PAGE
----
Dimpling and Alodining the Aileron Parts

A LOT accomplished tonight.  I managed to get all the aileron parts dimpled, the counterbalance pipe countersunk, and even alodined a few of the small parts. I started off by setting up my DRDT-2 dimpler so I could make quick work of the skins.  This is pretty much what this … Continue reading

Riveting the Elevator Stiffeners

Stiffeners.  I swear this plane has more stiffeners in it than skin. Since I am holding off on bonding the trailing edge of the rudder for a few more days, I decided to move on to the elevators and start riveting the stiffeners on.  This will help get me to … Continue reading

Dimpling the Left Horizontal Stabilizer

After riveting the front spar, I was still wanting something to do, but nothing very involved.  I realized I hadn’t dimpled my skins yet, since I was waiting to do that until after the primer had cured.   Since the next step in the plans call for me to rivet on a few ribs to the left skin, I figured this was just a good a time as any to start!

I used the DRDT-2 dimpling tool to dimple all my skins.  I used a piece of scrap aluminum to set the dimple dies and the compression on the dimpler to form a perfect skin dimple.  A lot of folks don’t do this step since, and just go right to dimpling.  There’s nothing wrong with doing that, but there is an issue of under-dimpling which causes the skin to look like it has a “dished in” surface around the dimple.  You end up with this weird wavy looking skin surface.  Again, theres probably nothing wrong with have an under dimpled skin, so long as the part fit together snug, but I am wanting to build a quality airplane that looks excellent, so I take the extra time to set these things.  After a few test dimples in my test coupons of aluminum, I started on my left horizontal stabilizer.

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The DRDT-2 makes this work a breeze!  I still need to get some carpet or moving blankets so that I don’t have to worry about my work surface scratching my skins.  Right now I am using the plans manual under the skin to keep it off the rough work bench.  It works, but not ideal.  It takes a good bit of pressure to get a solid, clean dimple.  I am also using spring-back dimple dies from Cleaveland tool and they need a good bit of pressure to form a good dimple. I spent about an hour going around the skin bottom.  Then I marked off the top side of the skin using masking tape.  There are a few rivet holes that will be used later on to install the tail fairing, and we use nutplates for that.  So, Van’s has you not dimple a few holes in the top skin.  I covered them with masking tape so I wouldn’t accidently dimple them.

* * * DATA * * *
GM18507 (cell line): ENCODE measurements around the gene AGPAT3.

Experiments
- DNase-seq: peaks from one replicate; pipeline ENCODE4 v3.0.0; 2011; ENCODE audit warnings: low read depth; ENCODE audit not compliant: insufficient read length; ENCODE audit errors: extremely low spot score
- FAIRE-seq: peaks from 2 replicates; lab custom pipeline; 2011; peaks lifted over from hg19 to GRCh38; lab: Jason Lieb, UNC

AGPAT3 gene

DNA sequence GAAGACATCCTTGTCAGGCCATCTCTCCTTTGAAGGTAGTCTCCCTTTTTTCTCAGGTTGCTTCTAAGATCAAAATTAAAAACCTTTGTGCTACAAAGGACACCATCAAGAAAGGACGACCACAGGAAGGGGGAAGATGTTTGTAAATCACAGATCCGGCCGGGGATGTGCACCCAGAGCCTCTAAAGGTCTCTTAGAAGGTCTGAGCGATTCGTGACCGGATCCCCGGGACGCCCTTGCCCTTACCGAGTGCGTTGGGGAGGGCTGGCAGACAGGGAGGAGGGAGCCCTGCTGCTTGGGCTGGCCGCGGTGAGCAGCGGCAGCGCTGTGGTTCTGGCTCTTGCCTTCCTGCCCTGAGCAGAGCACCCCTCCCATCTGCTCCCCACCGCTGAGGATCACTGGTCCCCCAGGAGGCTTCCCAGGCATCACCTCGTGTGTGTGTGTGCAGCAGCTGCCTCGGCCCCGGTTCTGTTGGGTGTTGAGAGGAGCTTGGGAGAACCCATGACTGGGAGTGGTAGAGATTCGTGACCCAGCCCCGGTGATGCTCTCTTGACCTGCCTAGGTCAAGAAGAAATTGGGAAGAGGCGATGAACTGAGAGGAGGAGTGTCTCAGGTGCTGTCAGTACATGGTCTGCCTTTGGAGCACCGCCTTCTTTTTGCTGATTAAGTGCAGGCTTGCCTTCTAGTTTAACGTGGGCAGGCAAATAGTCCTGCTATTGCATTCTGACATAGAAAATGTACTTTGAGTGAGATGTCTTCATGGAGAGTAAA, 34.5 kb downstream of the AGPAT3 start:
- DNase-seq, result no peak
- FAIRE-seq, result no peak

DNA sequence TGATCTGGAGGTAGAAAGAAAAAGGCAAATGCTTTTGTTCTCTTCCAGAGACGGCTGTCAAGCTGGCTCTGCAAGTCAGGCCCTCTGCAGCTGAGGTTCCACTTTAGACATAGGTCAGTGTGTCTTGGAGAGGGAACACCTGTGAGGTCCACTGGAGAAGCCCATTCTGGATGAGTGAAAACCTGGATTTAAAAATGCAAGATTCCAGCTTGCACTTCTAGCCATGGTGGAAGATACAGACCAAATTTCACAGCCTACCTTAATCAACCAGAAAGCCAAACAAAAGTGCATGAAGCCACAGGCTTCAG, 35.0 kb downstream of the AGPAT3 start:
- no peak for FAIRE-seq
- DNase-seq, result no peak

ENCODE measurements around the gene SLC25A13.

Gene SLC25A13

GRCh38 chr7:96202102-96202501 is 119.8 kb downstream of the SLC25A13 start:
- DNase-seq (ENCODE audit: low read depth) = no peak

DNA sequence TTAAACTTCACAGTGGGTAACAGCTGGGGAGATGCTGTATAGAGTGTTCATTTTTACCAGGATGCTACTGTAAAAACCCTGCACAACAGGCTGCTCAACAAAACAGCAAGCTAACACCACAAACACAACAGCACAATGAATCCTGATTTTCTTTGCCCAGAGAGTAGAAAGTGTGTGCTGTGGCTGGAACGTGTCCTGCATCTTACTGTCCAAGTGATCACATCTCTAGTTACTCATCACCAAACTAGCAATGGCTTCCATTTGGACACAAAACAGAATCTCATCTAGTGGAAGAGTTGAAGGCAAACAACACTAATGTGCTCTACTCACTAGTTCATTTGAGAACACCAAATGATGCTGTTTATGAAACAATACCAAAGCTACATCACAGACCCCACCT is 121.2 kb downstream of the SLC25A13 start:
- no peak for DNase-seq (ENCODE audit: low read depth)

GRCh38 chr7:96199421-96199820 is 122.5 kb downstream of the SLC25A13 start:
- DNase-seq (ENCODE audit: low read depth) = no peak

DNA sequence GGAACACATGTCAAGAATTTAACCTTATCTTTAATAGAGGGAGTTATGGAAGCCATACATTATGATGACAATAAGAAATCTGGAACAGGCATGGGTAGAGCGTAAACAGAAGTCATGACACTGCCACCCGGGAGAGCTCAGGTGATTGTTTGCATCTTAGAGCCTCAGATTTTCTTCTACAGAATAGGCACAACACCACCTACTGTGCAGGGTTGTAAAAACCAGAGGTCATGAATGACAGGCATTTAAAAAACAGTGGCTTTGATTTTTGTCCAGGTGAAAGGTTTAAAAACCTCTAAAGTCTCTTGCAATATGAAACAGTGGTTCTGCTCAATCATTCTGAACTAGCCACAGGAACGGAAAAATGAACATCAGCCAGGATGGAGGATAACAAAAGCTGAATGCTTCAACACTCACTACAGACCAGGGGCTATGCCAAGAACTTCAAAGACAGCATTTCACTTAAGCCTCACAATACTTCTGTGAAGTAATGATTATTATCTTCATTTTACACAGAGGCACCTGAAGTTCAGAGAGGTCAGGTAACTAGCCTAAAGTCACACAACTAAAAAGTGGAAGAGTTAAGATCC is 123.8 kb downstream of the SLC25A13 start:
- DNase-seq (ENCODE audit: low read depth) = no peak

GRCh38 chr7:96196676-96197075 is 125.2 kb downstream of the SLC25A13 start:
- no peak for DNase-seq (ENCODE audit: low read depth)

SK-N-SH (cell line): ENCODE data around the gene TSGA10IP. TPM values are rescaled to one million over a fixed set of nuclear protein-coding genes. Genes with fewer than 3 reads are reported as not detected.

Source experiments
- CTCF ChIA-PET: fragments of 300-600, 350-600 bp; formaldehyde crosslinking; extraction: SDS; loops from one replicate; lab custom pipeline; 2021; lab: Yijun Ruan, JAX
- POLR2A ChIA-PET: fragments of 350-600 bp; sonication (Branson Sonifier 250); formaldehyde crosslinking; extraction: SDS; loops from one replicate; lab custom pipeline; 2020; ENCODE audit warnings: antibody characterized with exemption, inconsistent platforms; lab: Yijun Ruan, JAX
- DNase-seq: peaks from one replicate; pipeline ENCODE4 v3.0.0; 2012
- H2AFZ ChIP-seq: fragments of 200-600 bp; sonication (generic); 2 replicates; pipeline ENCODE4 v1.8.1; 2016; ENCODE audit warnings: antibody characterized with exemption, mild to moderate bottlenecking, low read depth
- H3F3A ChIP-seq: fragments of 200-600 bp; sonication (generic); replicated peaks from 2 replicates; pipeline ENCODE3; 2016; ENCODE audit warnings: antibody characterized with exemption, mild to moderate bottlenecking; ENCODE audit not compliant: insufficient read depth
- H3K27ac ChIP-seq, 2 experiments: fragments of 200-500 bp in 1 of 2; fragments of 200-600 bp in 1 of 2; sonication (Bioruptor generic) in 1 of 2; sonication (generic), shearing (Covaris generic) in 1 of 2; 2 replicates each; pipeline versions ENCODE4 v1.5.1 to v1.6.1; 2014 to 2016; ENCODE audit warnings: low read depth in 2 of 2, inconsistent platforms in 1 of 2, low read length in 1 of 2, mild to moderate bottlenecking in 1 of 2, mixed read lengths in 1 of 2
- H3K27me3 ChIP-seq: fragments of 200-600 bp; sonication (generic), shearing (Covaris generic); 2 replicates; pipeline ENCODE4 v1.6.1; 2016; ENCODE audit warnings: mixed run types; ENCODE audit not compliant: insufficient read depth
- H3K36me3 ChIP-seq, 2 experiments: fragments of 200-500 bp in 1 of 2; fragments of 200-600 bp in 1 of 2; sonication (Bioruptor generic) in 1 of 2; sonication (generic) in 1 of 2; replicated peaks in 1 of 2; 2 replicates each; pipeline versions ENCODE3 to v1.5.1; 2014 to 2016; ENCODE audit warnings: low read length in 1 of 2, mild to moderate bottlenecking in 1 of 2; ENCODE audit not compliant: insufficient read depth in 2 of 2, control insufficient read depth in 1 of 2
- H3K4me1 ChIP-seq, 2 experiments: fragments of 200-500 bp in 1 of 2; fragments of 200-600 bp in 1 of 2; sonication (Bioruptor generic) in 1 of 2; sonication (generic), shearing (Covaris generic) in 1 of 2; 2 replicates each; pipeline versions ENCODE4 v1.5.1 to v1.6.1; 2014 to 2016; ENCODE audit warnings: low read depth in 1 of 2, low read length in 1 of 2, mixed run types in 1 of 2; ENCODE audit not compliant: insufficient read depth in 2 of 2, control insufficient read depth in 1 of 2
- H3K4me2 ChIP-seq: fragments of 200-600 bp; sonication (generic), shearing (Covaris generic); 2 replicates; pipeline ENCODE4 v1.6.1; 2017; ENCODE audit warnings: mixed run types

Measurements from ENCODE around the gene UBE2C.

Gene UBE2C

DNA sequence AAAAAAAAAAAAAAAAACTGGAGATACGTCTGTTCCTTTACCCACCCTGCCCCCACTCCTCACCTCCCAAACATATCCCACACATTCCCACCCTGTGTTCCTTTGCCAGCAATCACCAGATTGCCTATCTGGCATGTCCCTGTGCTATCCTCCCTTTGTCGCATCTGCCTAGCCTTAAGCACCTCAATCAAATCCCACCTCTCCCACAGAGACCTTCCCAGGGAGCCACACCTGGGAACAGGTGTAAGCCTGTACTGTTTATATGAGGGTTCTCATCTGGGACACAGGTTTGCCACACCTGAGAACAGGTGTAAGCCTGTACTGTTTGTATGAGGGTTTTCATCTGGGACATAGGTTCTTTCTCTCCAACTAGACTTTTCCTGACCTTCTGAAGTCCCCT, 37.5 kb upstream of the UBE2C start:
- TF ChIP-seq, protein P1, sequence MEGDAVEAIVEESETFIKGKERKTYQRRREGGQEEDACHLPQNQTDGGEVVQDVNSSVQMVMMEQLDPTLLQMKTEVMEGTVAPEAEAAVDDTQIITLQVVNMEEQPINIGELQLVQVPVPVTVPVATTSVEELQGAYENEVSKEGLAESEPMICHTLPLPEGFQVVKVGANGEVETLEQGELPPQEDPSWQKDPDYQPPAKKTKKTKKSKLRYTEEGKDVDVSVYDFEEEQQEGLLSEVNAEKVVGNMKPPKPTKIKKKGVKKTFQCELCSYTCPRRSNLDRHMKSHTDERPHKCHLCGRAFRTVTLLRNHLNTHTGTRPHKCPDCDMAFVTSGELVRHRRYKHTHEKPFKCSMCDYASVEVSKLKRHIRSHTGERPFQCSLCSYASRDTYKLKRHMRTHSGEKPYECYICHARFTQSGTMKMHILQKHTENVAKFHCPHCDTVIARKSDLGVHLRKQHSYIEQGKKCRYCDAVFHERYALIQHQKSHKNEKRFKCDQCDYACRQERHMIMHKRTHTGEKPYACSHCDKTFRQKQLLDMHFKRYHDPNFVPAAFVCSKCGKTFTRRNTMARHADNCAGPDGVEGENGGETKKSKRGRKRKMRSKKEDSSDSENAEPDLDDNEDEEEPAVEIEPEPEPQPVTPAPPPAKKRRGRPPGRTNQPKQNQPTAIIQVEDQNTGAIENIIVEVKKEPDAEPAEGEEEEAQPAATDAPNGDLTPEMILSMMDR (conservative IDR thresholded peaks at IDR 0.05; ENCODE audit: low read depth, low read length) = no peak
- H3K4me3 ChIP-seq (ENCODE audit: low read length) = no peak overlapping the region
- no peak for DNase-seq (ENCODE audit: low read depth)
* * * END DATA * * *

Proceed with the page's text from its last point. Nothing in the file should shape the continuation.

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This process went pretty quickly because of the dimpler.  I did have a few tricky holes towards the leading edge of the skin (where it curves/wraps around).  I had to take the skin off the table, and hold it with the opposite hanging down in front of the dimpler so I could reach them.  All in all, I think the dimples came out great.  I test fit them with a spare AN426AD-3-4 rivet, and the rivet fits in perfectly and there is no wavy-ness or under dimpled holes.

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Since I won’t be working on the right skin for a few more work sessions, I figured it was time to stop.  It was also close to 1:15 AM, and I was a little tired by this point.  I’ve always heard its good to stop before you get tired, because you will make a mistake.

Heres all the photos from tonights work session: https://goo.gl/photos/8H9dqyZWPKZR22A77

Hours Worked: 1.0

Dimpling the Right Horizontal Stabilizer

I didn’t have much time tonight, I was working on my parade car most of the day. But, I did find a little over an hour to get some work done on the airplane.  My beam torque wrench was delivered today, so I also torqued the bolts that hold the HS-411 hinge bracket to the rear spar.  Referring to the chart in the Van’s manual, I am supposed to torque the AN3 bolts down to 20-25 inch pounds, adding in the torque required to turn the nylon lock nuts.  My beam wrench was showing 5-8 inch pounds required to turn the nylon nut on the AN3 bolt, so I figured I would torque the bolts down to a total of 28-30 inch pounds.  After torquing the nuts down, I marked them with an “X” using a sharpie.  I will apply some torque seal once it gets here. This way I know which bolts have been torqued.

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Having completed that, I figured I should go ahead and dimple the right horizontal stabilizer skin, since I had a little bit of time left for the night. I used my DRDT-2 dimpler to do the work, and it went smoothly. I already had the dimpler set up from last nights work, so I just popped in the sets, and went at it.  I also remembered to mask off the holes in the skin that do not need dimpling, since they will be getting nut plates. The skin turned out well.

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And for some reason, my camera decided to make a little video.  I must have flipped a switch somewhere, so for fun, here is the video my camera made for us:

I spent a few minutes tinkering around with the pressure settings on my rivet gun.  I will be riveting the ribs to the skins in a few sessions, so I want to make sure I have everything set right.  I think I might spend some more time on the practice kits doing flush rivets over again.  This will give me some more practice, as well as let me fine tune my rivet gun for the -3 flush rivets.

Here is a full photo album of tonights work: https://goo.gl/photos/upb27wsi3J5HnDuu5

Hours Worked: 1.25